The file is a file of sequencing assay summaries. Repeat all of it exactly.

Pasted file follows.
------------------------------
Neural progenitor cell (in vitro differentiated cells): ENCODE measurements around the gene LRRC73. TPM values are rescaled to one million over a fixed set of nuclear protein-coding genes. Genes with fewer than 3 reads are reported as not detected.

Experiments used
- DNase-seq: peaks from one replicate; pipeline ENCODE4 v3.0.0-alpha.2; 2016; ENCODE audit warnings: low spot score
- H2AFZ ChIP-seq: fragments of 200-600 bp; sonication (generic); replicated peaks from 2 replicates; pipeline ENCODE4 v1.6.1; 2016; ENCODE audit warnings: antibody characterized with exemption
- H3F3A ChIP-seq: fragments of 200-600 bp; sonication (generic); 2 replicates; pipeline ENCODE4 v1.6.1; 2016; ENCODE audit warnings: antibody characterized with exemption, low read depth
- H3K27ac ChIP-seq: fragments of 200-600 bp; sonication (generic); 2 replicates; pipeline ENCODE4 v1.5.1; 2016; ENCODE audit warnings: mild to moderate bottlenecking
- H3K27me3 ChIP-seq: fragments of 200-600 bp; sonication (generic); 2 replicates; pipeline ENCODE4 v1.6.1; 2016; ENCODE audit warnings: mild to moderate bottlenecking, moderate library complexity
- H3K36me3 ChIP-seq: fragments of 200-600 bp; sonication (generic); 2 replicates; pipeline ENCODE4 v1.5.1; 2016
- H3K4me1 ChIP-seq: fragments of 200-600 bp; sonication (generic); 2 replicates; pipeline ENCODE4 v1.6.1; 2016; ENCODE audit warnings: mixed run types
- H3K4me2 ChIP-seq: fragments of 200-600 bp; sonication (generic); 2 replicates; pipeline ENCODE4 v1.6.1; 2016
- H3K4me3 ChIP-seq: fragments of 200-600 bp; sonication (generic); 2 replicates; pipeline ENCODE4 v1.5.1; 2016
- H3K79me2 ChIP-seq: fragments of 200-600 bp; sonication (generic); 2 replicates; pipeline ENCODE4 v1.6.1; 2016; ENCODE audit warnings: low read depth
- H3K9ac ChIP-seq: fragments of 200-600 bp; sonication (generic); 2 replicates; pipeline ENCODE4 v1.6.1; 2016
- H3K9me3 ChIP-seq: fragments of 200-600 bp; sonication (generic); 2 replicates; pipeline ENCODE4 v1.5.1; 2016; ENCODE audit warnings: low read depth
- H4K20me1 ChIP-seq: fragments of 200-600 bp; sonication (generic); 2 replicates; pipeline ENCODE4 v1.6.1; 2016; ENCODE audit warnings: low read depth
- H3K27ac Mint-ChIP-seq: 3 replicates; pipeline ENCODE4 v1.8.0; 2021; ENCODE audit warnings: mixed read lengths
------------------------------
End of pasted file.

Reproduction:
Neural progenitor cell (in vitro differentiated cells): ENCODE measurements around the gene LRRC73. TPM values are rescaled to one million over a fixed set of nuclear protein-coding genes. Genes with fewer than 3 reads are reported as not detected.

Experiments used
- DNase-seq: peaks from one replicate; pipeline ENCODE4 v3.0.0-alpha.2; 2016; ENCODE audit warnings: low spot score
- H2AFZ ChIP-seq: fragments of 200-600 bp; sonication (generic); replicated peaks from 2 replicates; pipeline ENCODE4 v1.6.1; 2016; ENCODE audit warnings: antibody characterized with exemption
- H3F3A ChIP-seq: fragments of 200-600 bp; sonication (generic); 2 replicates; pipeline ENCODE4 v1.6.1; 2016; ENCODE audit warnings: antibody characterized with exemption, low read depth
- H3K27ac ChIP-seq: fragments of 200-600 bp; sonication (generic); 2 replicates; pipeline ENCODE4 v1.5.1; 2016; ENCODE audit warnings: mild to moderate bottlenecking
- H3K27me3 ChIP-seq: fragments of 200-600 bp; sonication (generic); 2 replicates; pipeline ENCODE4 v1.6.1; 2016; ENCODE audit warnings: mild to moderate bottlenecking, moderate library complexity
- H3K36me3 ChIP-seq: fragments of 200-600 bp; sonication (generic); 2 replicates; pipeline ENCODE4 v1.5.1; 2016
- H3K4me1 ChIP-seq: fragments of 200-600 bp; sonication (generic); 2 replicates; pipeline ENCODE4 v1.6.1; 2016; ENCODE audit warnings: mixed run types
- H3K4me2 ChIP-seq: fragments of 200-600 bp; sonication (generic); 2 replicates; pipeline ENCODE4 v1.6.1; 2016
- H3K4me3 ChIP-seq: fragments of 200-600 bp; sonication (generic); 2 replicates; pipeline ENCODE4 v1.5.1; 2016
- H3K79me2 ChIP-seq: fragments of 200-600 bp; sonication (generic); 2 replicates; pipeline ENCODE4 v1.6.1; 2016; ENCODE audit warnings: low read depth
- H3K9ac ChIP-seq: fragments of 200-600 bp; sonication (generic); 2 replicates; pipeline ENCODE4 v1.6.1; 2016
- H3K9me3 ChIP-seq: fragments of 200-600 bp; sonication (generic); 2 replicates; pipeline ENCODE4 v1.5.1; 2016; ENCODE audit warnings: low read depth
- H4K20me1 ChIP-seq: fragments of 200-600 bp; sonication (generic); 2 replicates; pipeline ENCODE4 v1.6.1; 2016; ENCODE audit warnings: low read depth
- H3K27ac Mint-ChIP-seq: 3 replicates; pipeline ENCODE4 v1.8.0; 2021; ENCODE audit warnings: mixed read lengths